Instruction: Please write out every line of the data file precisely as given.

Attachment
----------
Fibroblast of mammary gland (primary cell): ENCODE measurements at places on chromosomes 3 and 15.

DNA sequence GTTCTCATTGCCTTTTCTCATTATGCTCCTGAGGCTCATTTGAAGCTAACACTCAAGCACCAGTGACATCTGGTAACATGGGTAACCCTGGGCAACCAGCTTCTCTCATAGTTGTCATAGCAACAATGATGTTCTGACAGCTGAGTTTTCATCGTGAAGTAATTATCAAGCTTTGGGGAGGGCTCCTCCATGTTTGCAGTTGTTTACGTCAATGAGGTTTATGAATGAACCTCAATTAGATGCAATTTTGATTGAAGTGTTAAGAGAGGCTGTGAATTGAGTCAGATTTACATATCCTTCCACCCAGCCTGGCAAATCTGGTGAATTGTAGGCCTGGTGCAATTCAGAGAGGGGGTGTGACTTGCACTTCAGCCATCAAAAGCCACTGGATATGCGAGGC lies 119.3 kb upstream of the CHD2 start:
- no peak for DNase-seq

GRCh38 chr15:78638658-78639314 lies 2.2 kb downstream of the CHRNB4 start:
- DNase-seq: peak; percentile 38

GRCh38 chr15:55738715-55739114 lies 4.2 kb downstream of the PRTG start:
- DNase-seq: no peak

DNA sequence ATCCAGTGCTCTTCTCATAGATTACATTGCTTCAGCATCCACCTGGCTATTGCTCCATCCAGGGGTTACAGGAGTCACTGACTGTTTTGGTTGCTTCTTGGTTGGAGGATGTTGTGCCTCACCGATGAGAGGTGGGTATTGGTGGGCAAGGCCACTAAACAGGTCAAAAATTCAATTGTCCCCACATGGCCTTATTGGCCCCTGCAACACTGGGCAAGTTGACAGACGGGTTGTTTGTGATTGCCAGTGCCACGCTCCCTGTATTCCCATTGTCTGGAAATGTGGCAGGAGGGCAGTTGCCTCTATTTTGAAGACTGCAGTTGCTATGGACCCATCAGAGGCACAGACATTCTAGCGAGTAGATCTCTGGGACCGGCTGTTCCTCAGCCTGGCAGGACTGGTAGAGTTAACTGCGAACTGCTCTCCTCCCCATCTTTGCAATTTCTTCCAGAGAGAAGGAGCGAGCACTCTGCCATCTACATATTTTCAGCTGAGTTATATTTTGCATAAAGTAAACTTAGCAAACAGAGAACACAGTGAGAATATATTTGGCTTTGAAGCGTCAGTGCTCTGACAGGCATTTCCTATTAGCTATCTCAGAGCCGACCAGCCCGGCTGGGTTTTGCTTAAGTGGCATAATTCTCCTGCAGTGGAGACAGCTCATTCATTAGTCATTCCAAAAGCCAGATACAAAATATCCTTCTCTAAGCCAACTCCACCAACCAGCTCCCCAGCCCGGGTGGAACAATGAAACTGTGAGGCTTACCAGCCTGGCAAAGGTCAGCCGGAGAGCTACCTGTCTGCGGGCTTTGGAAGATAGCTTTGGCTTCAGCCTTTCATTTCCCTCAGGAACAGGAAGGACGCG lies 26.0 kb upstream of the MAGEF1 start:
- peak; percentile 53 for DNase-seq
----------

Fibroblast of mammary gland (primary cell): ENCODE measurements at places on chromosomes 3 and 15.

DNA sequence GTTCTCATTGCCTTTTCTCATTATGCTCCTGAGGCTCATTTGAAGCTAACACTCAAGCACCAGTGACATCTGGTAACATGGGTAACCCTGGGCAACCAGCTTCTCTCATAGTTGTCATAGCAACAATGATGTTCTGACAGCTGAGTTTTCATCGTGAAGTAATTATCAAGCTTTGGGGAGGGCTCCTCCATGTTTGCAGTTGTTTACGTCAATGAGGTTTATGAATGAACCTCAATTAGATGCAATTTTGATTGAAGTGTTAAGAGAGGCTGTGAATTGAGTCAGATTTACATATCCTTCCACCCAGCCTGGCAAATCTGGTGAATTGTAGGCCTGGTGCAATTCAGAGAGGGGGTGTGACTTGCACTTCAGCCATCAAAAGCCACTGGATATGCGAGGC lies 119.3 kb upstream of the CHD2 start:
- no peak for DNase-seq

GRCh38 chr15:78638658-78639314 lies 2.2 kb downstream of the CHRNB4 start:
- DNase-seq: peak; percentile 38

GRCh38 chr15:55738715-55739114 lies 4.2 kb downstream of the PRTG start:
- DNase-seq: no peak

DNA sequence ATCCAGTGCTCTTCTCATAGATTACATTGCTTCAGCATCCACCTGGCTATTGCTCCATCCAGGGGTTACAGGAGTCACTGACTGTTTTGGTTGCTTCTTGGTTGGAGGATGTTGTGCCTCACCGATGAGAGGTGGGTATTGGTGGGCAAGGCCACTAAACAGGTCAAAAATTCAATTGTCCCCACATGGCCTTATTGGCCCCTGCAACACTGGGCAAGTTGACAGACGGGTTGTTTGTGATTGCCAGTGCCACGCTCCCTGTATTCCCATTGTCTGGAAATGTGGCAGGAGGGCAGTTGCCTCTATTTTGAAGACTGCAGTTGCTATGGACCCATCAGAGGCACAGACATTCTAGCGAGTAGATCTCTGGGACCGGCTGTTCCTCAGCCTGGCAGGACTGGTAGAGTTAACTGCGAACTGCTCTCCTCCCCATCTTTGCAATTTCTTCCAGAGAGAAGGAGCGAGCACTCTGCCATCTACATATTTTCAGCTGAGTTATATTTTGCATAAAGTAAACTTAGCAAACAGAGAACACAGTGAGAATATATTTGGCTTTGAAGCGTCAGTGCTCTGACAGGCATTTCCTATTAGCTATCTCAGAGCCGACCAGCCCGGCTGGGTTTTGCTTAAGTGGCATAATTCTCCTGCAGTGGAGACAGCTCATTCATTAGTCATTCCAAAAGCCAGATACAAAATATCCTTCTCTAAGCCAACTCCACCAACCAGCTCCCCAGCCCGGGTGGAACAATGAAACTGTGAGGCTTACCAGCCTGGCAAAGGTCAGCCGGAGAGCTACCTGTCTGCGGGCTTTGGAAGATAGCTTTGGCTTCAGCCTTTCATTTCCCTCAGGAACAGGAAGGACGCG lies 26.0 kb upstream of the MAGEF1 start:
- peak; percentile 53 for DNase-seq